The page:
So we’ve been working in a community called Dawanu lately.  They have absolutely no water, no electricity, no education, no nothing.  The community has five surrounding “mini-communities” that also function just like Dawanu.  We were doing surveys one day and asked one of the community members to take us to their current source of water.  What  I say was appalling.  It was a small pond–no scratch that, it was a puddle–of dirty, sandy, brown water.  They said that it was the only water source for over 200 people, and that during the dry season they have to walk miles just to get equally dirty water.  Oh, not to mention they share the water with cows and goats and other wild animals.  I drank a little bit of the water and my stomach has been hurting ever since.  I could crunch the dirt in my mouth and it smelled awful.  It was heart breaking that this was their ONLY source of water.  I wish I could have just built a water filter for them ASAP, but this whole “gain funding by collecting appropriate data so you write a good proposal and get money from a big wig American company” thing is very frustrating.  These people are sick and need help NOW, its just infuriating that I have to jump through multiple hoops just to help these people.  Its truly sad.  

Well, I don’t wanna end my blog on a sour note, so I’ll just let everyone know that besides Dawanu, things are going great here! I hope that everyone is having a great time in their placements, and I hope things in the US are great.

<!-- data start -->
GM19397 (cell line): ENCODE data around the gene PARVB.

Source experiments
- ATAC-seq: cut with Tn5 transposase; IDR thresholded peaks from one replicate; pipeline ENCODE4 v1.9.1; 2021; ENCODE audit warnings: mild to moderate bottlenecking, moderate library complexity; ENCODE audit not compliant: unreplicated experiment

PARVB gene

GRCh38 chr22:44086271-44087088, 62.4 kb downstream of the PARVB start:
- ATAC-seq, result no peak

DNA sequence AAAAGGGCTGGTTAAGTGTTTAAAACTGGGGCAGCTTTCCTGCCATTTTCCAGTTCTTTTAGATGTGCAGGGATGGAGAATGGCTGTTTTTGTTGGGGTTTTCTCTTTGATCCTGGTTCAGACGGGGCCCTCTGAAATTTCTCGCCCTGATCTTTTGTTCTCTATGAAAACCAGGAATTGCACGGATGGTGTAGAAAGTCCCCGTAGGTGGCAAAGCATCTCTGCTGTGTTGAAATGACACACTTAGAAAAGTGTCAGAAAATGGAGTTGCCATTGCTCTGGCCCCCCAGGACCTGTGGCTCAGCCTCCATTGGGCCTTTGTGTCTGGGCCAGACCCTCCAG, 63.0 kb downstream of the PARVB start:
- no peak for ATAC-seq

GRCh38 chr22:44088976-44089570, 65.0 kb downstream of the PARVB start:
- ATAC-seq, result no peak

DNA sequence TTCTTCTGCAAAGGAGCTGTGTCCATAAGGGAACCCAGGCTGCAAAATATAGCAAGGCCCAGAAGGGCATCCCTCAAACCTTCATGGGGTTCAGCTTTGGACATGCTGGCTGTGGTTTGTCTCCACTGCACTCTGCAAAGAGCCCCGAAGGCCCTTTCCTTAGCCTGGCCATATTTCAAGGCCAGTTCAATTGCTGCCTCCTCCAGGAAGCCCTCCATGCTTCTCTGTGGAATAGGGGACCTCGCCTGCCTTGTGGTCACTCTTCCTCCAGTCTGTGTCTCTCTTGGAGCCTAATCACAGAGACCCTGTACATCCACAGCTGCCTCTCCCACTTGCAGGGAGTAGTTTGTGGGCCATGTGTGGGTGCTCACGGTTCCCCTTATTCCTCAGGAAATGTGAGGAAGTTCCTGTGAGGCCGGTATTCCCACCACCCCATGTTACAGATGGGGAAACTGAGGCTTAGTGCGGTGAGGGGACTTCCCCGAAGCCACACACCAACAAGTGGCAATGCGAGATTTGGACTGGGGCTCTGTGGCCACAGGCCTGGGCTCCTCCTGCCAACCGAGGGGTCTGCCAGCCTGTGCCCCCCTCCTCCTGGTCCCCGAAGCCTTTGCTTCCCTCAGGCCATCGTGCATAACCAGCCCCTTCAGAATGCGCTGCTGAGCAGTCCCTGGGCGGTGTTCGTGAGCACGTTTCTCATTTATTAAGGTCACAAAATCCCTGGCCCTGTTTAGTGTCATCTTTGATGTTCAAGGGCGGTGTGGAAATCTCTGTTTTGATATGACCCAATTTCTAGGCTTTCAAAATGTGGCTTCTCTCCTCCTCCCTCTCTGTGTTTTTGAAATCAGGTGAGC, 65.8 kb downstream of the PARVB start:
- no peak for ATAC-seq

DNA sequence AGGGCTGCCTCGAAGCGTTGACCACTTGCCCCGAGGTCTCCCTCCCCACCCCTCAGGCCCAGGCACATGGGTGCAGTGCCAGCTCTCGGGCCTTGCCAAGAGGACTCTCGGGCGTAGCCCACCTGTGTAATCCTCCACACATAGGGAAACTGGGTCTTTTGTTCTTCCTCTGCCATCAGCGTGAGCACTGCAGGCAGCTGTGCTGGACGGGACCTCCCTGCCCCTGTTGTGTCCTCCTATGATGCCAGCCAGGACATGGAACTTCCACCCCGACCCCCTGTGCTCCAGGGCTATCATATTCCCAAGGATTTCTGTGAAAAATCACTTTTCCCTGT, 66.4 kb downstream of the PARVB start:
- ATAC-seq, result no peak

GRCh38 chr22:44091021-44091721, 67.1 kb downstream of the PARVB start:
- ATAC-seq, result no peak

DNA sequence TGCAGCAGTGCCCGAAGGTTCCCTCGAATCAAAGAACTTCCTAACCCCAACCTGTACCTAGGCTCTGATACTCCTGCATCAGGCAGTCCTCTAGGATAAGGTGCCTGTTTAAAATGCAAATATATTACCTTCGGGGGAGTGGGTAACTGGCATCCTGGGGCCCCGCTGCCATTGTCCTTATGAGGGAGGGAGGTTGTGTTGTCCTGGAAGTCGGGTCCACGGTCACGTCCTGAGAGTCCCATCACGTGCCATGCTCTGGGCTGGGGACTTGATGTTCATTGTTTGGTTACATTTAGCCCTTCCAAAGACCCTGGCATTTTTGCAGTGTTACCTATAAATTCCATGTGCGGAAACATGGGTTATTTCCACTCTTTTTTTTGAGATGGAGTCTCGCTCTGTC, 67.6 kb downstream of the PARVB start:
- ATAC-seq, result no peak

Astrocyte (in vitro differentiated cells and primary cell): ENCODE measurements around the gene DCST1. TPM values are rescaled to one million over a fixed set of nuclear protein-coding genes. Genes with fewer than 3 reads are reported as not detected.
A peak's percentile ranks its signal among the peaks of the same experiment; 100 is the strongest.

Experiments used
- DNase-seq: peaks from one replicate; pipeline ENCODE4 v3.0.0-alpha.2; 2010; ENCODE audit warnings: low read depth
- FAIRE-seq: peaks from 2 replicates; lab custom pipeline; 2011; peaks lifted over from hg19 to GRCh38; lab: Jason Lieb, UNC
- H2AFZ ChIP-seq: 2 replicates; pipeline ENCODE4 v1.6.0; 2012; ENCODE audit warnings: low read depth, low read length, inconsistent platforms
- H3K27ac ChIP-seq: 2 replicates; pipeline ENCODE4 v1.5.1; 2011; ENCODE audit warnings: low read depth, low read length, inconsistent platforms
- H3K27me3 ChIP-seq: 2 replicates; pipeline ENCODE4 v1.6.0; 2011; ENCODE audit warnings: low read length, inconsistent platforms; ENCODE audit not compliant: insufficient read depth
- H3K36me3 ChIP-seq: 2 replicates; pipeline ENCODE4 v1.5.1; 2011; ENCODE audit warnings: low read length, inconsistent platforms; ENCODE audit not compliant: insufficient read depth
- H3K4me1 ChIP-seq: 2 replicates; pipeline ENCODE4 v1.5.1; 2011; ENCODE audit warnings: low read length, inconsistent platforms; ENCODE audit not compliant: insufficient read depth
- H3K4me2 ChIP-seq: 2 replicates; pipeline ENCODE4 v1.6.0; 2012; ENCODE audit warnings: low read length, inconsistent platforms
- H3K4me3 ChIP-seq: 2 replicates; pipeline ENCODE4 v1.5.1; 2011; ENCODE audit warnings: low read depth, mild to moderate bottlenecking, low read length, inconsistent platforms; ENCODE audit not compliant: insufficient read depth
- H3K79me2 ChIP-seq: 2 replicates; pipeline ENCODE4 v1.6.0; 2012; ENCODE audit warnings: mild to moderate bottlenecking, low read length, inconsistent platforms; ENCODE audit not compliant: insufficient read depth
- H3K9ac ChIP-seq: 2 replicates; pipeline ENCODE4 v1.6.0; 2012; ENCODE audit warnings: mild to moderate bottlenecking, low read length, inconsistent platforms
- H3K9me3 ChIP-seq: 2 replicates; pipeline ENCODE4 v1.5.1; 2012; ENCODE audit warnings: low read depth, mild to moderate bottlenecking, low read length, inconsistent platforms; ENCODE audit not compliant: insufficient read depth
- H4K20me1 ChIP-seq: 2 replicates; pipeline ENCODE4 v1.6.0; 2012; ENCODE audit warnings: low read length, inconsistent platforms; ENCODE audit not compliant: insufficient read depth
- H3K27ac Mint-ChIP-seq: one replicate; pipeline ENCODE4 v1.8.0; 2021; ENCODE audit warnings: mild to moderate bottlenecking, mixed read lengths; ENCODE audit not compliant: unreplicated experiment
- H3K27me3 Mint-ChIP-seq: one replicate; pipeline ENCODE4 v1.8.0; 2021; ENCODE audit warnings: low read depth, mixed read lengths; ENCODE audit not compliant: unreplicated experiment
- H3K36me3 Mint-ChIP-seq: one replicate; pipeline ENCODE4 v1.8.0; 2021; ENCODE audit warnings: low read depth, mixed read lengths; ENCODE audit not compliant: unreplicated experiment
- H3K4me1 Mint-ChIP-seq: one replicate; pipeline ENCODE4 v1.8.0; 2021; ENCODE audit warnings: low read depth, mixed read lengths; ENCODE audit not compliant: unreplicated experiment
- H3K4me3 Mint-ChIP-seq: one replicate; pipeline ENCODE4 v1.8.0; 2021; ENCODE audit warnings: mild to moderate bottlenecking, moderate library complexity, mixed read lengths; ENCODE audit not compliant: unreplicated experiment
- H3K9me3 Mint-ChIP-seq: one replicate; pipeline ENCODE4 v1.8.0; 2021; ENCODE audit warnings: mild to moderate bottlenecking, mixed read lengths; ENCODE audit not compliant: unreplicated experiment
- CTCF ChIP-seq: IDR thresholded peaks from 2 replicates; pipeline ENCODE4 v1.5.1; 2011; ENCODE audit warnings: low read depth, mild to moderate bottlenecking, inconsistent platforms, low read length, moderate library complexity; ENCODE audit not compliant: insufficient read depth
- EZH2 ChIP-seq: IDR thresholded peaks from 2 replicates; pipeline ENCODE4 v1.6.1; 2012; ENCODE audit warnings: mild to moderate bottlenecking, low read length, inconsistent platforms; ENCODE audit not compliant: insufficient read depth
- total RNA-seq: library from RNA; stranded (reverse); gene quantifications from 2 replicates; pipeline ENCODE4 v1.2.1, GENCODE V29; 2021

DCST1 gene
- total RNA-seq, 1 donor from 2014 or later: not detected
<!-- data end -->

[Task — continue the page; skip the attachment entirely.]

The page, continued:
-Cole F.

GGW (Government Gone Wild)

So, lately there has been a fuel shortage in Ghana.  Major cities and towns are officially out of gas.  The government is freaking out, and the people of the Volta Region gave the chiefs a week long notice before they started protesting.  Also, through discussing with my host family and watching the news I found out that the taxes for water and electricity have risen over 60% in the past year! I could not imagine the uproar that would be caused in America if this happened.  I love seeing the different sides of taxes, government, and healthcare I’ve never seen before.  It’s very interesting to observe another global perspective.  

In other news, it rained last night.  Scratch that, it hurricaned last night.  From 6 PM until 3 AM there was monstrous rain, wind, and lightning.  It was amazing to watch, but it was extremely loud and I wasn’t able to sleep at night.  So, I sat outside on the front steps and watched the massive storm wreak havoc for a while.  It was oddly relaxing.  I finally fell asleep around 3:30.

The project has been going well! We completed some more interviews in Adaklu Waya, performed some more data analysis, and have been delving a little more into the research.  I really love this type of work, and I have seriously reevaluated my life goals (in a good way!) since I’ve been here.  I can’t wait to keep interviewing and learning more about the people here. I think the interviews are great because it’s like a 10 minute window into somebody’s life.  You feel connected, as if you know who they really are–and they welcome this connectedness with warmth and a smile.